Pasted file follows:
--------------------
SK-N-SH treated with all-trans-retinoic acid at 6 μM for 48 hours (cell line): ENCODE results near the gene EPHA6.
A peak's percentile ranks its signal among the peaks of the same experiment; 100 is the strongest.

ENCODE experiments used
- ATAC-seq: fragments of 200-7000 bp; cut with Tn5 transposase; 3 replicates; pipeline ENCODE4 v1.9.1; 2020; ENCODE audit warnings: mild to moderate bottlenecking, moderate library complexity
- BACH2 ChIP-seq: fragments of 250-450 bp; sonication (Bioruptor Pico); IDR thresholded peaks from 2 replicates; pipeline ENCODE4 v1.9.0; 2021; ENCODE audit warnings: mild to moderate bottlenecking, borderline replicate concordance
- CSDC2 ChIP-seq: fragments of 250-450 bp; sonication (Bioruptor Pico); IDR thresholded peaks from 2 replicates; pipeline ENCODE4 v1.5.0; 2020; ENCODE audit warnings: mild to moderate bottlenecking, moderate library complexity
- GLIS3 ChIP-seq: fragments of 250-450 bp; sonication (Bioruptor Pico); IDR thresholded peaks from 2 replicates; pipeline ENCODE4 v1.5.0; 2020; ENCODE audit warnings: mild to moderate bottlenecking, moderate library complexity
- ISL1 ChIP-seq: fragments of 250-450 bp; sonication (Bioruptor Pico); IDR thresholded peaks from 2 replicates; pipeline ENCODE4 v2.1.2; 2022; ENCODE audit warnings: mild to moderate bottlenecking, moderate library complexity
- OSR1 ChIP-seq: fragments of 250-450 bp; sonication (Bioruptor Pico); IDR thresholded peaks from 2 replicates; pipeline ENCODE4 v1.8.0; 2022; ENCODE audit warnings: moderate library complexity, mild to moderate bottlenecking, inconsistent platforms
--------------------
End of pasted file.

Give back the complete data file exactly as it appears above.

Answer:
SK-N-SH treated with all-trans-retinoic acid at 6 μM for 48 hours (cell line): ENCODE results near the gene EPHA6.
A peak's percentile ranks its signal among the peaks of the same experiment; 100 is the strongest.

ENCODE experiments used
- ATAC-seq: fragments of 200-7000 bp; cut with Tn5 transposase; 3 replicates; pipeline ENCODE4 v1.9.1; 2020; ENCODE audit warnings: mild to moderate bottlenecking, moderate library complexity
- BACH2 ChIP-seq: fragments of 250-450 bp; sonication (Bioruptor Pico); IDR thresholded peaks from 2 replicates; pipeline ENCODE4 v1.9.0; 2021; ENCODE audit warnings: mild to moderate bottlenecking, borderline replicate concordance
- CSDC2 ChIP-seq: fragments of 250-450 bp; sonication (Bioruptor Pico); IDR thresholded peaks from 2 replicates; pipeline ENCODE4 v1.5.0; 2020; ENCODE audit warnings: mild to moderate bottlenecking, moderate library complexity
- GLIS3 ChIP-seq: fragments of 250-450 bp; sonication (Bioruptor Pico); IDR thresholded peaks from 2 replicates; pipeline ENCODE4 v1.5.0; 2020; ENCODE audit warnings: mild to moderate bottlenecking, moderate library complexity
- ISL1 ChIP-seq: fragments of 250-450 bp; sonication (Bioruptor Pico); IDR thresholded peaks from 2 replicates; pipeline ENCODE4 v2.1.2; 2022; ENCODE audit warnings: mild to moderate bottlenecking, moderate library complexity
- OSR1 ChIP-seq: fragments of 250-450 bp; sonication (Bioruptor Pico); IDR thresholded peaks from 2 replicates; pipeline ENCODE4 v1.8.0; 2022; ENCODE audit warnings: moderate library complexity, mild to moderate bottlenecking, inconsistent platforms